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When Tottenham Hotspur finished second in the Premier League last season, it was heralded as the dawn of a new era in North London, an emerging out of shadows for a club who had been the underdog for so many years.
The curse of St. Totteringham’s Day was broken as the Lilywhites finished above their fiercest rivals Arsenal for the first time in 22 years, as the Gunners ended the season placed 5th, with no UEFA Champions League football at the Emirates for the coming season.
The progress on the field was being matched with equally huge strides off the pitch as well, as Tottenham began construction of a new state of the art stadium, that is set to be the biggest club stadium in London. The new home for Spurs will be able to seat over 61,000 fans and will have many other special features, like the biggest single-tier stand in the country and an experience centre, all of which is going to make it one of the most attractive venues all over Europe.
The whole construction is set to cost the club in the region of £800million and is expected to be ready by the time we gear up for the 2018-19 campaign. But, as is the norm with stadium constructions, it is going to have an effect on the club’s spending power in the transfer market.
This is a path too well-known for their rivals Arsenal. A little over a decade ago, Arsene Wenger and the Gunners embarked on a similar journey, moving from the Highbury to the newly constructed Emirates Stadium, at a cost of close to £400million. Big things were expected from the club post the move. The new stadium and the project in place was meant to attract the best of the players to the Emirates but sadly, that is not how things panned out for Arsenal.
— Tottenham Hotspur (@SpursOfficial) August 4, 2017
Around the time of the move, they lost some of their best players in the form of Thierry Henry, Robert Pires and Ashley Cole but Wenger did not dip into the market to replace the stars with players of equal calibre. Instead, he ended up bringing in players who were nowhere near the level of replacing the quality that had deserted them. This went on for a number of years and has been cited as one of the major reasons for the club being unable to win a single Premier League title in over 12 years now.
Tottenham fans though, were hopeful that their club wouldn’t go through a similar situation despite their big money move to the new stadium. They had all the reasons to be positive, considering that the club had tied down almost all of their first-team members to new and improved long-term contracts coming into the summer. The likes of Dele Alli, Harry Kane, Hugo Lloris, Mousa Dembele and Danny Rose have all signed new deals with the club ensuring that things wouldn’t go awry in the foreseeable future.
Yet, all the solid foundation that was laid down by chairman Daniel Levy could be undone if they fail to build on their on-field success in the coming season and get their hands on a trophy.
Tottenham are the only Premier League club to have not signed a new player in the summer, till date. Despite having sold one of the key first-team players in Kyle Walker to fellow challengers Manchester City, they haven’t been able to close down any deals, in spite of being linked with a number of players. This could harm them in the coming season.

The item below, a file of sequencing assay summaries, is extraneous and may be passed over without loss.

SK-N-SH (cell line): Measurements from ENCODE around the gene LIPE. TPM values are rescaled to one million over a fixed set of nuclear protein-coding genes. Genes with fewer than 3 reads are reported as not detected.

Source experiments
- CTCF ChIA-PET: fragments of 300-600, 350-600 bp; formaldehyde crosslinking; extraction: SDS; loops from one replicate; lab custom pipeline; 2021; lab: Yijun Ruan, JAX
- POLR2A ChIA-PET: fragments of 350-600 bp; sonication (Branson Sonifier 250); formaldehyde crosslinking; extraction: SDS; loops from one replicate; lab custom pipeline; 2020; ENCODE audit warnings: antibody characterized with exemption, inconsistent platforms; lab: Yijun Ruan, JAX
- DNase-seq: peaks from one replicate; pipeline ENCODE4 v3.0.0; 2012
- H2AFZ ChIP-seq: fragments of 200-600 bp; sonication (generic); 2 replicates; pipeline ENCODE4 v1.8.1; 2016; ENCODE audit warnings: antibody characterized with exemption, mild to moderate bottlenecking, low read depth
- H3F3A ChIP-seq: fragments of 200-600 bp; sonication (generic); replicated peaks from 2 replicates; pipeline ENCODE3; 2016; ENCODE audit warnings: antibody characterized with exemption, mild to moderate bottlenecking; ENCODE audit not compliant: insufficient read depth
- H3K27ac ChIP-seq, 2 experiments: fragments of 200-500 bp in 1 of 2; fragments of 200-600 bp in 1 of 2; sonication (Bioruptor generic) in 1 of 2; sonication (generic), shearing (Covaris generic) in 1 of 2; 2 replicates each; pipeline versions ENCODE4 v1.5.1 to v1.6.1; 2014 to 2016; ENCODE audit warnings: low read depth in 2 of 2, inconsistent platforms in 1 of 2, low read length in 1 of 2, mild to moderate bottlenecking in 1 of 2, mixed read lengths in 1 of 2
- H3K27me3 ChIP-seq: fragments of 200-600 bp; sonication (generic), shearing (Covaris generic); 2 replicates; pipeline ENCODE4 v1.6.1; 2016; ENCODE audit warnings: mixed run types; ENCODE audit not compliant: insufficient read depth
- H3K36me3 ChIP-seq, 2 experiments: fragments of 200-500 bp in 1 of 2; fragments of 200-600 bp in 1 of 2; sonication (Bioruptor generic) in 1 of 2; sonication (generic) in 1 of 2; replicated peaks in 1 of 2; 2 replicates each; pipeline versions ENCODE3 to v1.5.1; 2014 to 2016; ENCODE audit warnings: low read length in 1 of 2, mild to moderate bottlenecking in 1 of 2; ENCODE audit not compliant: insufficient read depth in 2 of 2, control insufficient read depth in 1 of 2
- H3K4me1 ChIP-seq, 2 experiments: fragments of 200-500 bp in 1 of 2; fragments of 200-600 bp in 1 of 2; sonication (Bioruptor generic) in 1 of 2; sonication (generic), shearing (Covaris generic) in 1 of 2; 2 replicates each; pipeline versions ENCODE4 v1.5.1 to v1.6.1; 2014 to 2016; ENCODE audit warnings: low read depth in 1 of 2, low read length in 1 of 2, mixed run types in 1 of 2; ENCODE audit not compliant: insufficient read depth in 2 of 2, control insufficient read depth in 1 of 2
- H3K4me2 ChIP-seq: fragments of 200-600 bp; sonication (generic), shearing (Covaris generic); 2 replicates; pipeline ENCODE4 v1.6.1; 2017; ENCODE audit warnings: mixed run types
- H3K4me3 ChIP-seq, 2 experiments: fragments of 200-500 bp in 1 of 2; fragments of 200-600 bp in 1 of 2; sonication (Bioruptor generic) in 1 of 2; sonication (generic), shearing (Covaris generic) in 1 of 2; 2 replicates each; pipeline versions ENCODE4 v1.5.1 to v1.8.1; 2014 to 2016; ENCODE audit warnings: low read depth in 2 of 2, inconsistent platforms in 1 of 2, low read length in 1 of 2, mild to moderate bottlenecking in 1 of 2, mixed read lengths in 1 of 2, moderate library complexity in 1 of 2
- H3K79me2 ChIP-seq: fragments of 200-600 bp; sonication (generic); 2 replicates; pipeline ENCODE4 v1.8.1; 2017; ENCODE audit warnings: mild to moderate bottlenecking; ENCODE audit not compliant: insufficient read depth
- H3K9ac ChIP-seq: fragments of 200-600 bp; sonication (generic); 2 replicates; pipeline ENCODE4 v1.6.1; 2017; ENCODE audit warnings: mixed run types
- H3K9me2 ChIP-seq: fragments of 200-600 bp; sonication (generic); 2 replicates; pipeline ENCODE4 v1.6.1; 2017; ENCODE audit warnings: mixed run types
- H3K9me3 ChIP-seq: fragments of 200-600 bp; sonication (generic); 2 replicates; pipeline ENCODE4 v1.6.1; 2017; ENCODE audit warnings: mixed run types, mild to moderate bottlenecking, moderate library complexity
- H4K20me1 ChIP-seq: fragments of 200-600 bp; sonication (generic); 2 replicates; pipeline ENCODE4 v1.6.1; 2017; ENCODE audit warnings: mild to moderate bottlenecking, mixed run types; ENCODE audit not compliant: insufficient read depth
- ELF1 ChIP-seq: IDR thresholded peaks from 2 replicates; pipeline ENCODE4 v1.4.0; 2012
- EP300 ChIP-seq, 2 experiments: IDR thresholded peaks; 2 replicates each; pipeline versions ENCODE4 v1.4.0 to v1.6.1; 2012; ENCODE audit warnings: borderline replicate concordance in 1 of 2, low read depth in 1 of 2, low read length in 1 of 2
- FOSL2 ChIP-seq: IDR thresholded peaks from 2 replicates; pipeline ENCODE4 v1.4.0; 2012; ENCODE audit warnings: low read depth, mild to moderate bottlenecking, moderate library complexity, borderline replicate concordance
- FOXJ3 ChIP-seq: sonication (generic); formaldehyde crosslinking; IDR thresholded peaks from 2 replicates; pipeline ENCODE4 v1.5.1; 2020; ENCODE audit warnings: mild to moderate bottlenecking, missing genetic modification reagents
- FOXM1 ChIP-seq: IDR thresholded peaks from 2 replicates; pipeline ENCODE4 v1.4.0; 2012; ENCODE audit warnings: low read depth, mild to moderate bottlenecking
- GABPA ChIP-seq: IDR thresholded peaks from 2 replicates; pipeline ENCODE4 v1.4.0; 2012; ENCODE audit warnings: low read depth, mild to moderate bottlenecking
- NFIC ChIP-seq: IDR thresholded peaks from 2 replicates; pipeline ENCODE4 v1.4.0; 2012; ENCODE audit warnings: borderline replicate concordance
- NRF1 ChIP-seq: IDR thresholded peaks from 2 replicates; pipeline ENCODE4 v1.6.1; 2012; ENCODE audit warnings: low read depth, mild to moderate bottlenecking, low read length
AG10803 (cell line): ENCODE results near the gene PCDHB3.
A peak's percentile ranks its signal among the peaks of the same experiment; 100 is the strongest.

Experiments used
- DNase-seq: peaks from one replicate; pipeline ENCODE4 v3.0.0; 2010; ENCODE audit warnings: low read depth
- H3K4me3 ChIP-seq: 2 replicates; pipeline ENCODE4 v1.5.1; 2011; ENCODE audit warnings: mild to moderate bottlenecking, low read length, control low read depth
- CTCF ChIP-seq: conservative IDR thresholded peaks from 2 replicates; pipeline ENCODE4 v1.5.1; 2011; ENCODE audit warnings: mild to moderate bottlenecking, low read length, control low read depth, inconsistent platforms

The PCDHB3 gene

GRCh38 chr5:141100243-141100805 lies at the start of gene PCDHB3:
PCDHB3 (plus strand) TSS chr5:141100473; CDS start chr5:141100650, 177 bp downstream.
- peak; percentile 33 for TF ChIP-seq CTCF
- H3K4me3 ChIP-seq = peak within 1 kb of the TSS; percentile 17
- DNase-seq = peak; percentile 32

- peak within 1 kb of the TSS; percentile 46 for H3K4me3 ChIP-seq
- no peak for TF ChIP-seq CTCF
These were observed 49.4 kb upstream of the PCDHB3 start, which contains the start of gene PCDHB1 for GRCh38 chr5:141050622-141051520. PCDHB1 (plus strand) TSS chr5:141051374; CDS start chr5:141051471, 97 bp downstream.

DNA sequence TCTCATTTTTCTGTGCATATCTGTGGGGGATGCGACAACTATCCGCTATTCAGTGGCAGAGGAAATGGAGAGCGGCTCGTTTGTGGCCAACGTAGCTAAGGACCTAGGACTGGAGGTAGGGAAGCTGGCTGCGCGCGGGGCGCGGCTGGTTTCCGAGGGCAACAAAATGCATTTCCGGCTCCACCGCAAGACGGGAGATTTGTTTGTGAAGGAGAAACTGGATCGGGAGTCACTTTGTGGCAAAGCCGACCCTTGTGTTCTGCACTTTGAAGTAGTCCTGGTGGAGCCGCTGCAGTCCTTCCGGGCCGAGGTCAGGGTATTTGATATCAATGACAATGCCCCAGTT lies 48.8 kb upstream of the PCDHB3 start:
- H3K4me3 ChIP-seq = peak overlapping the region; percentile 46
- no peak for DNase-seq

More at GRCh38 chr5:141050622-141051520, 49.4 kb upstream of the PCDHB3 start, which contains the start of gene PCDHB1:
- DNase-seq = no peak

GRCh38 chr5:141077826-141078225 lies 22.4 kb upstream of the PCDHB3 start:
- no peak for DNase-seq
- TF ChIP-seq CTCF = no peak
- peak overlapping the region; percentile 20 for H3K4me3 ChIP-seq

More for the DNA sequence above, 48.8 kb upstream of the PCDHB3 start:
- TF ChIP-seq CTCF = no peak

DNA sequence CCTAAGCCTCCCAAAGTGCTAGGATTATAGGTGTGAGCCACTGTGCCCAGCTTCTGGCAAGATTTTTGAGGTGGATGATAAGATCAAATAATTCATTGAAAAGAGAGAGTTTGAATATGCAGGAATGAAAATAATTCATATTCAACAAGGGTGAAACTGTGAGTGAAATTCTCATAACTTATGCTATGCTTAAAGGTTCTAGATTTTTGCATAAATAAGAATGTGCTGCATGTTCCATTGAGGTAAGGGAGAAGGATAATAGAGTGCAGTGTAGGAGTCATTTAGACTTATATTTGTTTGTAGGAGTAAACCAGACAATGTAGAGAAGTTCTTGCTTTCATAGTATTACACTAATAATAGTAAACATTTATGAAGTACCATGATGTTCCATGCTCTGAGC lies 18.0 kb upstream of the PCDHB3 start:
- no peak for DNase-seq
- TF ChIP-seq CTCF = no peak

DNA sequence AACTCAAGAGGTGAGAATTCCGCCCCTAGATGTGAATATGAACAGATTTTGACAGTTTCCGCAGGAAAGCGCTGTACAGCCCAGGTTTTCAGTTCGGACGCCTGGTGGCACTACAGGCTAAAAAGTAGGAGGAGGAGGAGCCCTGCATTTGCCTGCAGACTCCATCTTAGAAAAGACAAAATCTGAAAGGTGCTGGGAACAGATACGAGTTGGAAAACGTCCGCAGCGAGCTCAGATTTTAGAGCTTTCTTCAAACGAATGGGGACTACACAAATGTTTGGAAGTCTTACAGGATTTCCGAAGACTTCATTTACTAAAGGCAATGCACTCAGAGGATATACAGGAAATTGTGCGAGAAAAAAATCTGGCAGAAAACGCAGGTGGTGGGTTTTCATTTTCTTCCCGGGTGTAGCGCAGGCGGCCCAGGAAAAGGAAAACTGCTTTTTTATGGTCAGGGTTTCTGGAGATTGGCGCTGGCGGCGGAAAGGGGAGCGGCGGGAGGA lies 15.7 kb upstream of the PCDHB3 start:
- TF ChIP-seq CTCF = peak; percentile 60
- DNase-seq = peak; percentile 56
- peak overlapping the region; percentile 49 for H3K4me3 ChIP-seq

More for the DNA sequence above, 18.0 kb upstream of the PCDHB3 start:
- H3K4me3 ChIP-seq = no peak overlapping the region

Yes, they have one of the most well-oiled playing XI in the entirety of England, that can beat any opposition on the given day. But, trophies are won with a strong squad and not just one strong first-team. This is a major area that they had been found wanting over the last couple of years and with no investment in the summer yet, they could be set to go down a similar road once again.
If you see the most dominant sides in England in the past 20 years or so, Manchester United under Sir Alex Ferguson, Wenger’s Arsenal in the beginning of the millennium, Jose Mourinho’s Chelsea side during his first stint, all the teams had one major thing in common – strength and depth of quality. All those teams had at least one player who could easily replace any player in the manager’s first choice XI on any given day. But, the same cannot be said about Tottenham.
That level of depth not only keeps the main players on their toes and keeps them spurring on to do better, but also allows the manager to rotate his team in a long and arduous season. It helps in the situations of injuries which are bound to happen in the game.
While Levy has stated that the inactivity in the transfer market isn’t related to the club’s investment into the expenses for the construction of the new stadium, it cannot be ruled out completely that Spurs are feeling the pinch of their off the pitch expenditures and maybe it is holding them back from dipping their toes into the market. Perhaps, it could also be said that they are being extra cautious given their failure last summer?
Whatever the reason might be, Tottenham need to go about their business quickly in order to continue their rise on the field. Without trophies to show for, they face the danger of losing their best players, with no shortage of suitors for the likes of Kane, Alli etc. Last season was their best league finish since way back in 1963 and for them to build upon it, Tottenham need to invest in new players. If not, they could well end up treading the same path that their arch-rivals Arsenal did, post their move to the Emirates.